Improved Production of Clavulanic Acid by Genetic Engineering of Streptomyces Clavuligerus
Clavulanic acid is a potent beta-lactamase inhibitor used to combat resistance to penicillin and cephalosporin antibiotics. There is a demand for high-yielding fermentation strains for industrial production of this valuable product. This invention describes genetic engineering of the glycolytic pathway in Streptomyces clavuligerus to partially block the flux of D-glyceraldehyde-3-phosphate (G3P) into the Krebs cycle. G3P is one of two primary metabolic precursors of clavulanic acid biosynthesis, and this diversion of carbon flux more than doubles production of this valuable natural product in the wild-type strain. This is the first reported application of genetic engineering to channel precursor flux to improve clavulanic acid production. Description (Set) Proposed Use (Set) Bacterial resistance only gets worse and the role of compounds like clavulanic acid for the treatment of resistance to beta-lactam antibiotics continues to grow. Clavulanic acid is more expensive than the penicillin it is combined with, so anything to drive down the cost of fermentation is extremely valuable. Moreover, commercial strains of Streptomyces clavuligerus are generated by traditional mutagenesis and selection - years of work. This invention describes a rational genetic engineering approach, which is distinguished from biosynthetic gene dosage experiments that are well-described in streptomyces, whereby the fundamental precursor carbon flux of the producing organism is been altered to improve clavulanic acid production.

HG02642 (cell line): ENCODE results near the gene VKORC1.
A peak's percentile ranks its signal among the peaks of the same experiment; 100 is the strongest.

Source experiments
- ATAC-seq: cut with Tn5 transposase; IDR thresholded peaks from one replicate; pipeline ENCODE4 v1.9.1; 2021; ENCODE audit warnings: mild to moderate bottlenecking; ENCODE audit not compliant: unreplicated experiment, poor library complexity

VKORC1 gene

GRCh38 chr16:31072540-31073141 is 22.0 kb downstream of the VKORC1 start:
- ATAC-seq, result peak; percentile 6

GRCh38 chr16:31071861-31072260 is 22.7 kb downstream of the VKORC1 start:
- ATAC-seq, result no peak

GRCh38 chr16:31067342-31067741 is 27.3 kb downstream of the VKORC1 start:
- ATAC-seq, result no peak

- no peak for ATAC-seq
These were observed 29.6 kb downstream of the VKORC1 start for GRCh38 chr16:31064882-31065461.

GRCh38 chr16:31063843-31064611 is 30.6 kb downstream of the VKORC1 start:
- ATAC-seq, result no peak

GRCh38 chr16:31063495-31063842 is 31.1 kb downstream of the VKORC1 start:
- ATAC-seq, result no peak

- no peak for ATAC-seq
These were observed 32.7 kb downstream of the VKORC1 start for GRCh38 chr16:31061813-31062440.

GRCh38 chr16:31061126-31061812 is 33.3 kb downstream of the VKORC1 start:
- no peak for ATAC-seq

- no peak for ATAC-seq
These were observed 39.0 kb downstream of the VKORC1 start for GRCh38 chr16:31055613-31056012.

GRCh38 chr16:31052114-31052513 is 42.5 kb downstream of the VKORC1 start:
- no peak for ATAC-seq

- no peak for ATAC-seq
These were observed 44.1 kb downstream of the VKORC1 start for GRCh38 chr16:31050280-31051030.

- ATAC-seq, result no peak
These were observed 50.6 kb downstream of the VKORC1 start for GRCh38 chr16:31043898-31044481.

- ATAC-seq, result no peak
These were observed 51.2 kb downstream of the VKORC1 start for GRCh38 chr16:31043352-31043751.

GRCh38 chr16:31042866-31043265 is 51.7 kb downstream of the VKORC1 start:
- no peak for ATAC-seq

Townsend, Craig A.
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